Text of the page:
Australia wants computer nerds to help spy on communications, Slate, 23 January 2013.
These goofy-looking glasses could make you invisible to facial recognition technology, Slate, 18 January 2013.
Justice Department won’t say when the FBI is allowed to track you, Slate, 17 January 2013.
Report: Silicon Valley internet surveillance gear used by authoritarian regimes, Slate, 16 January 2013.
Military moves closer to truly autonomous drones, Slate, 16 January 2013.
Cyberwar's Gray Market, Slate, 16 January 2013.
Police across US quietly turning to cameras that track all vehicles' movements: survey, Slate, 14 January 2013.
The anti-surveillance clothing line that promises to thwart cell tracking and drones, Slate, 11 January 2013.
FBI documents shine light on clandestine cellphone tracking tool, Slate, 10 January 2013.
Send secret silent messages with Skype anti-eavesdropping tool, Slate, 8 January 2013
U.S. spy law authorizes mass surveillance of European citizens: report, Slate, 8 January 2013.
Surveillance 2012: the year’s must-read stories on snooping governments, Slate, 26 December 2012.
Adam Lanza tried to destroy his hard drive. Here’s how we can still follow his electronic trail, Slate, 21 December 2012.
Germany: Facebook must permit pseudonyms, Slate, 18 December 2012.
Massive new surveillance program uncovered by Wall Street Journal, Slate, 13 December 2012.
Ecuador implements 'world's first' countrywide facial- and voice-recognition system, Slate, 12 December 2012.
Lebanese government attempted to gain access to all citizens’ email, social media passwords, Slate, 6 December 2012.
Verizon files patent for creepy device to watch you while you watch TV, Slate, 5 December 2012.
UN report reveals international protocol for tracking people online, Slate, 4 December 2012.
Feds monitor Facebook 'likes,' infiltrate Skype chats to build terrorism case, Slate, 29 November 2012.
The real threat to Internet freedom isn't the United Nations, Slate, 28 November 2012.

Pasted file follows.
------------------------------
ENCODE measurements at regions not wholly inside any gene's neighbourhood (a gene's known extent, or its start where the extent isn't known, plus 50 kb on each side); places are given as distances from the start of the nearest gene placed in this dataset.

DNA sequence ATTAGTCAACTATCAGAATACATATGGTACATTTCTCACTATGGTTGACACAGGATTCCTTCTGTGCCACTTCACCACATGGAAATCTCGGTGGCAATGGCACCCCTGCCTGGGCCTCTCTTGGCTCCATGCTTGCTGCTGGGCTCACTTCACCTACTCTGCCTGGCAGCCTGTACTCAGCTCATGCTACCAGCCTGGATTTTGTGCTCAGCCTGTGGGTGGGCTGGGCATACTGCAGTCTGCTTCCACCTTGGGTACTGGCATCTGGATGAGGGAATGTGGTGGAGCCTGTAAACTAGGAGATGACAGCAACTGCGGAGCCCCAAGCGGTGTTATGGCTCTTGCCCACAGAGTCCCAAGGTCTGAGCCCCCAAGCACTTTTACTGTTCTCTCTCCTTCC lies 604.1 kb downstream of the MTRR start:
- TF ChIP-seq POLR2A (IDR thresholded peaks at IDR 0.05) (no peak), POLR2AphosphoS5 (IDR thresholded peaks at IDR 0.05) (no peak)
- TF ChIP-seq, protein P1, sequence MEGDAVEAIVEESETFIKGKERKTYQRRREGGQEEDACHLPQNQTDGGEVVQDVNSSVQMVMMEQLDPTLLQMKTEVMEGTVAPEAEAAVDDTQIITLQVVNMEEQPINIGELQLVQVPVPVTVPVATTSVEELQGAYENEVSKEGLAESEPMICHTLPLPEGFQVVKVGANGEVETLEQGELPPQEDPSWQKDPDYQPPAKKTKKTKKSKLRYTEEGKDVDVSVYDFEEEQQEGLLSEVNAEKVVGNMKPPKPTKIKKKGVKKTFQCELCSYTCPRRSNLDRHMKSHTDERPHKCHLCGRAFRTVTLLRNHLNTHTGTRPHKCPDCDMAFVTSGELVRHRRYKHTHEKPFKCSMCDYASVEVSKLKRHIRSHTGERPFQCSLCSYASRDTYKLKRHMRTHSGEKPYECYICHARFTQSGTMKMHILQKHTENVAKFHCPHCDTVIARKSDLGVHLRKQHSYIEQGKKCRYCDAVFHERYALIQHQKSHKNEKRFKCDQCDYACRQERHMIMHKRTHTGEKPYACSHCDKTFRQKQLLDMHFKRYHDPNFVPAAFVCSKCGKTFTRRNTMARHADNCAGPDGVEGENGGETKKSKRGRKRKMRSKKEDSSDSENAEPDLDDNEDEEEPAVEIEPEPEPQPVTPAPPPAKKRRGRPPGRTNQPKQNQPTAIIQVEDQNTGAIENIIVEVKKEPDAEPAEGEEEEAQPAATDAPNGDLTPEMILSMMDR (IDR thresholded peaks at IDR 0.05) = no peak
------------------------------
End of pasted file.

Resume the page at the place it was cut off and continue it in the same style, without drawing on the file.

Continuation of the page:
Company plans 'revolutionary' eavesdropping technology to help governments monitor internet chats, Slate, 19 November 2012.
Google: government surveillance requests are way up — and the US is the leader, Slate, 14 November 2012.
Instead of 'Dead Dropping,' Petraeus and Broadwell should have used these email security tricks, Slate, 13 November 2012.
Did Skype give a private company data on teen WikiLeaks supporter without a warrant?, Slate, 9 November 2012.
The spy who GPS-tagged me, Slate, 9 November 2012.
EU plans groundbreaking project to monitor internet censorship around the world, Slate, 6 November 2012.
GCHQ to trawl Facebook and Twitter for intelligence, The Guardian, 31 October 2012
Germany discloses most of the spy tools it's using—and other countries should, too, Slate, 31 October 2012.
Slavery days, The Big Issue in the North, 29 October 2012.
The Netherlands wants the power to 'render inaccessible' data on foreign servers, Slate, 25 October 2012.
Civil liberties, Britain and the US election, OpenDemocracy, 24 October 2012.
FBI accused of dragging feet on release of info about 'Stingray' surveillance technology, Slate, 19 October 2012.
New 'surveillance-proof' app to secure communications has governments nervous, Slate, 16 October 2012.
Phony WikiLeaks tricks activist into downloading government-grade spyware, Slate, 10 October 2012.
House intelligence committee savages 'suspicious' Chinese tech firms, Slate, 8 October 2012.
Neo-Nazis show true colours, The Big Issue in the North, 8 October 2012.
The Supreme Court needs to weigh in on warrantless cell phone tracking by law enforcement, Slate, 2 October 2012.
Storm about the shelters (homeless hostels investigation), The Big Issue in the North, 1 October 2012.
How many anarchists and 'animal conservationists' are the Feds spying on?, Slate, 28 September 2012.
In a surprisingly transparent move, New Zealand admits unlawful surveillance in Megaupload case, Slate, 28 September 2012.
Does this American spy base in England play a role in drone strikes?, Slate, 25 September 2012.
Watch your tongue: law enforcement speech recognition system stores millions of voices, Slate, 20 September 2012.
House votes to renew Warrantless Wiretapping Bill, but no one knows how many Americans are spied on, Slate, 14 September 2012.
Report: Apple user data stolen from app firm, not FBI laptop, Slate, 10 September 2012.
Does Germany’s plan to create its own spyware violate its constitution?, Slate, 7 September 2012.
Report: If you’ve downloaded a popular movie via BitTorrent, you’re probably being watched, Slate, 5 September 2012.
Did hackers frame the FBI for the massive leak of Apple users' data?, Slate, 4 September 2012.
Sky's the limit (feature on drones), The Big Issue in the North, 27 August 2012.
FBI to give facial recognition software to law-enforcement agencies, Slate, 23 August 2012.
Criminals may be using covert mobile phone surveillance tech for extortion, Slate, 22 August 2012.